California Supreme Court

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Chamber urges California Supreme Court to review trial court’s class certification ruling

February 11, 2015

The petition was denied.

U.S. Chamber files amicus letter urging review

January 16, 2015

In a letter filed jointly with the California Chamber of Commerce, the U.S. Chamber asked the California Supreme Court to grant Apple’s petition for review and clarify whether courts must adhere to the stringent requirements for class certification in class action lawsuits. The amicus letter asserts that an order erroneously granting class certification “dramatically affects the stakes for defendants” since it “magnifies and strengthens the number of unmeritorious claims,” “makes it more likely that a defendant will be found liable,” “results in significantly higher damage awards,” and “creates insurmountable pressure to settle.”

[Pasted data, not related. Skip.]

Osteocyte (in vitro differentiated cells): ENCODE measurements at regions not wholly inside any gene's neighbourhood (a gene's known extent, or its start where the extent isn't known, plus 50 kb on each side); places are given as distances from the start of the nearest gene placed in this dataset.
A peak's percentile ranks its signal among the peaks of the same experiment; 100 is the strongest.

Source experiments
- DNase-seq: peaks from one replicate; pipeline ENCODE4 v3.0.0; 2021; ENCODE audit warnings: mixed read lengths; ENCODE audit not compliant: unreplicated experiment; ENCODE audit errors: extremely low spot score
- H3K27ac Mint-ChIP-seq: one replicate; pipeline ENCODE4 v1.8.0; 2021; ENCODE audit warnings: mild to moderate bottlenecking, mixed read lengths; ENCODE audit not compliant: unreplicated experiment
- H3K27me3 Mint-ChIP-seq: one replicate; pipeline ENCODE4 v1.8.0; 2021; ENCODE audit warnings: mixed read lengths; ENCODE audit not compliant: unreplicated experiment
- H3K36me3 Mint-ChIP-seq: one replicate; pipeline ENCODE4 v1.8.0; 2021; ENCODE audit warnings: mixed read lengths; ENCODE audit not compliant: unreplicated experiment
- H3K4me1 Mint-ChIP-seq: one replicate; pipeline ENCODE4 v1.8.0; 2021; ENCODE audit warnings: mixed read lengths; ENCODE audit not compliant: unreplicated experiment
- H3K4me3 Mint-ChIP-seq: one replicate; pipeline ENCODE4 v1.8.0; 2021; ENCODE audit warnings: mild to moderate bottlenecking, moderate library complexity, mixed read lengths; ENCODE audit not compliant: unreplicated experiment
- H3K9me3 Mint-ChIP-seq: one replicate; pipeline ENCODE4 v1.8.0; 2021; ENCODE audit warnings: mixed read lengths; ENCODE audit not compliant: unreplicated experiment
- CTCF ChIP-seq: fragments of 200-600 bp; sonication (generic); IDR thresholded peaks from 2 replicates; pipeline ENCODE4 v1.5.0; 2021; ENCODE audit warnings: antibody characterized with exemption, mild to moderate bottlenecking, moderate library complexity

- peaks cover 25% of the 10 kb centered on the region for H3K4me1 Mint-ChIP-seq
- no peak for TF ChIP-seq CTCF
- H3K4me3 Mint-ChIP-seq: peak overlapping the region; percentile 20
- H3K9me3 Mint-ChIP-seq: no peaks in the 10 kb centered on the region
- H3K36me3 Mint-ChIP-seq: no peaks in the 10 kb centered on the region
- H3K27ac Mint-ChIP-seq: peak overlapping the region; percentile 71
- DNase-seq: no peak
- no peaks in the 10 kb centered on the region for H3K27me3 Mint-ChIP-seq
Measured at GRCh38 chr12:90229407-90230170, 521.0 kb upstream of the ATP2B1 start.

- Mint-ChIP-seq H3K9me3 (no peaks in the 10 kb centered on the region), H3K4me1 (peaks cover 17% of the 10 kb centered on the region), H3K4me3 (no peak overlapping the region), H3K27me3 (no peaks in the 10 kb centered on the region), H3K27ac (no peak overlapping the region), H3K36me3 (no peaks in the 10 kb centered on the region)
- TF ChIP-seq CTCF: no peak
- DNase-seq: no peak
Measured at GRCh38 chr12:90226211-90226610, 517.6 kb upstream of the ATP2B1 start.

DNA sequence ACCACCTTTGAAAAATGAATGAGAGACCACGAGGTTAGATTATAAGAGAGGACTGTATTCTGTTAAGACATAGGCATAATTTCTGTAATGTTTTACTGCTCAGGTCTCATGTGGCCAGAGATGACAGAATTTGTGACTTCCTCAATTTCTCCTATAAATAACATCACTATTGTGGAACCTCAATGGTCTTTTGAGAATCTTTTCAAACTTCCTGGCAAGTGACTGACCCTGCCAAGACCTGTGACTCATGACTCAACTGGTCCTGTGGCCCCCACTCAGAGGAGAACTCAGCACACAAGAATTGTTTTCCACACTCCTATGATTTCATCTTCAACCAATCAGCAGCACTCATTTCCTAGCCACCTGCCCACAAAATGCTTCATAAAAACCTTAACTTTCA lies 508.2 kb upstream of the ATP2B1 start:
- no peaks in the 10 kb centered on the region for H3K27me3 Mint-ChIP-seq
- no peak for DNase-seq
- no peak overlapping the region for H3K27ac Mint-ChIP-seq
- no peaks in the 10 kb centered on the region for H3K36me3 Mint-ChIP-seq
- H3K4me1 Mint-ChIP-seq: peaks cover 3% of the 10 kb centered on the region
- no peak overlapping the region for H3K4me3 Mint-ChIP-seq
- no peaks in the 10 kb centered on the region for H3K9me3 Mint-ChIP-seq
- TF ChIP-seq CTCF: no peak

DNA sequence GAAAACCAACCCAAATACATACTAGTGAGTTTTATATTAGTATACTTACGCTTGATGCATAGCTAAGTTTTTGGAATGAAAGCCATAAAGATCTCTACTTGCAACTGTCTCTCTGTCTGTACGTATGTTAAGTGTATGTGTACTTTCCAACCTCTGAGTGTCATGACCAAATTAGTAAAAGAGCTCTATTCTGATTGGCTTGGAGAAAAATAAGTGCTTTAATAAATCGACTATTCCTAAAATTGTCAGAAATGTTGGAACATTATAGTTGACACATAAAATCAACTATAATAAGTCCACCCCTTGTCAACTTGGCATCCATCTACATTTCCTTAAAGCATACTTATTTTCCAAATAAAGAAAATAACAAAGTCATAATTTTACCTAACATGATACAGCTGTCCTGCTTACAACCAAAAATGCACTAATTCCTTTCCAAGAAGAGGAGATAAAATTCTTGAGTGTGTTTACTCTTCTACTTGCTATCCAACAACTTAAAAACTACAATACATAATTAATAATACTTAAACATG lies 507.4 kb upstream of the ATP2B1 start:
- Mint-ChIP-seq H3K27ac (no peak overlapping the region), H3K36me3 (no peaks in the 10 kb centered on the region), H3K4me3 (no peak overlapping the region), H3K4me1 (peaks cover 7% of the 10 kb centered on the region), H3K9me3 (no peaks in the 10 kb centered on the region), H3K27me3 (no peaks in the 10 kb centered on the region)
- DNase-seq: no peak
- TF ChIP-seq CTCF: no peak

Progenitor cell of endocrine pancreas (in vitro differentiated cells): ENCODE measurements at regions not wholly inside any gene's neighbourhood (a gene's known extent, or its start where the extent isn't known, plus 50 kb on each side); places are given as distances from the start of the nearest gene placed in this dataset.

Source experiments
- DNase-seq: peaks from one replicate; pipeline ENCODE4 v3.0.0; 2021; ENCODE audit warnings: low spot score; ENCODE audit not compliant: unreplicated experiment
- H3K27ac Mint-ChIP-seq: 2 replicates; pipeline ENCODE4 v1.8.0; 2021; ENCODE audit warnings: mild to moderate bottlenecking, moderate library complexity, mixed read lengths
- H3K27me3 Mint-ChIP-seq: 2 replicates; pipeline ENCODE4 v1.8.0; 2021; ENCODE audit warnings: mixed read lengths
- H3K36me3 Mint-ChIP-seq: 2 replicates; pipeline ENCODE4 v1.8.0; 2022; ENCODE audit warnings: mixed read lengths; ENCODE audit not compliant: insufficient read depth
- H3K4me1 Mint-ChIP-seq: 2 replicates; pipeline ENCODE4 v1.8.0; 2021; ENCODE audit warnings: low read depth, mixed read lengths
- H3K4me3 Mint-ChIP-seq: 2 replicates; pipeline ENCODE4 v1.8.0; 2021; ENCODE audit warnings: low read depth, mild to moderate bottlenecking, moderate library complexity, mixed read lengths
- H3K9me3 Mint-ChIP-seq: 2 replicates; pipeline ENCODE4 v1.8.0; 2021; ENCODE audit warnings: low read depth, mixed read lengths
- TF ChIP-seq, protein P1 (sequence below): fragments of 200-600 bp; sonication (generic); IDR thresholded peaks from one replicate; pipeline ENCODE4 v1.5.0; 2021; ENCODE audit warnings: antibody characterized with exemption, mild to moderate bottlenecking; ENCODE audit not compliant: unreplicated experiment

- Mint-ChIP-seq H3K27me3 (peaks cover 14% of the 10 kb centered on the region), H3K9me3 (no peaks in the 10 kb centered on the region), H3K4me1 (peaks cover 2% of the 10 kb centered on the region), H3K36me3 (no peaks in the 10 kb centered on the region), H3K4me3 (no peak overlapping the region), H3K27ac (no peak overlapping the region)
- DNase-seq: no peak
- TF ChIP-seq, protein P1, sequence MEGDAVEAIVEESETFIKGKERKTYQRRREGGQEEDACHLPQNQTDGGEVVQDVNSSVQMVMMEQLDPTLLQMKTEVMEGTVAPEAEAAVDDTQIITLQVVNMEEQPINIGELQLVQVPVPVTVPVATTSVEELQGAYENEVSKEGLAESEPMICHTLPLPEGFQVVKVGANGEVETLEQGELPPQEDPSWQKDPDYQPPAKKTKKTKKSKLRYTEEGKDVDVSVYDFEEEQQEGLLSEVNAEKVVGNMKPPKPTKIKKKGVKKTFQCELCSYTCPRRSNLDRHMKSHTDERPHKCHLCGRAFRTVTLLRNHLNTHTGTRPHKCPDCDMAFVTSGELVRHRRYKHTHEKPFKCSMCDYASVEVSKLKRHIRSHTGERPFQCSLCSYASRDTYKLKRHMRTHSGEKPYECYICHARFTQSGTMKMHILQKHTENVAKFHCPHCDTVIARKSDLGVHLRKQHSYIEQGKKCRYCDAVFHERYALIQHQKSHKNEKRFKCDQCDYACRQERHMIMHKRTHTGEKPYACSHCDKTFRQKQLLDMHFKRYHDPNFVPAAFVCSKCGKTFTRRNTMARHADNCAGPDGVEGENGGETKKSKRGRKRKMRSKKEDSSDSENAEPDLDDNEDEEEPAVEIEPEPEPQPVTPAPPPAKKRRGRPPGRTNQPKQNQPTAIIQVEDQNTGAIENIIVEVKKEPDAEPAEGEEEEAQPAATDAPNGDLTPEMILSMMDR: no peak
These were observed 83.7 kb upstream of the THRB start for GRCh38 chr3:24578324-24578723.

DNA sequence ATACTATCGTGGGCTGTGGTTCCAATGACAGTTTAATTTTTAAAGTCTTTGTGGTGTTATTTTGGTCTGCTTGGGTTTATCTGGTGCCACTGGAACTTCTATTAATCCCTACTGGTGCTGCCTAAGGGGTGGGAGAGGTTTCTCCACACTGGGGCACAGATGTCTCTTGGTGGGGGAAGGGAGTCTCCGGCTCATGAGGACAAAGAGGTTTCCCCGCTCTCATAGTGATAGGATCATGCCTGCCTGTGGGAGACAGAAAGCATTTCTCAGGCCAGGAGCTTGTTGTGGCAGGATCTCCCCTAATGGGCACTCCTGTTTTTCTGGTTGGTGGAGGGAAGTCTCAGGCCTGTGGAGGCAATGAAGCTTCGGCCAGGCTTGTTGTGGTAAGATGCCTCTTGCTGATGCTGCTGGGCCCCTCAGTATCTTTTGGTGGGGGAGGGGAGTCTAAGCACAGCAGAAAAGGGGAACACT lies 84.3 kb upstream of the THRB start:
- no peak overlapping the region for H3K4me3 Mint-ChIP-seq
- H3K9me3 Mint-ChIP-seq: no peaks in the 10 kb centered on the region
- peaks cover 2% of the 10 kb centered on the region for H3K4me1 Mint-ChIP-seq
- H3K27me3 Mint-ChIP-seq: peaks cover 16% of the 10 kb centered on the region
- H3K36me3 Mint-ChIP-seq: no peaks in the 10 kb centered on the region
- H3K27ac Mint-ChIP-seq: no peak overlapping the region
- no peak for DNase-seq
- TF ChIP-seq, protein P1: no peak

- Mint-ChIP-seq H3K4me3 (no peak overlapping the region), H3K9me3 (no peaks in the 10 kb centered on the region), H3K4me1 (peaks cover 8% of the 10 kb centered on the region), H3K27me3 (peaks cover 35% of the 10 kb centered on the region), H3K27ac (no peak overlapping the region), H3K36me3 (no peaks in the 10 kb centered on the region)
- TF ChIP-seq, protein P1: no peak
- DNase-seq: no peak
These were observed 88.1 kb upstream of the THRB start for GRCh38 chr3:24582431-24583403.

In this case, the trial court certified a sweeping wage and hour class of over 18,000 Apple employees by accepting plaintiffs’ unsubstantiated allegations of uniform unlawful policies and by expressly deeming Apple’s evidence of compliance with the law as irrelevant. The letter points out that the trial court significantly departed from existing class certification standards when it granted class certification. The decision must be reviewed so as not to appreciably lower the bar for class certification in other pending and future putative class actions.

Jeremy B. Rosen and Felix Shafir of Horvitz & Levy LLP served as counsel to the U.S. Chamber of Commerce on behalf of the U.S. Chamber Litigation Center.

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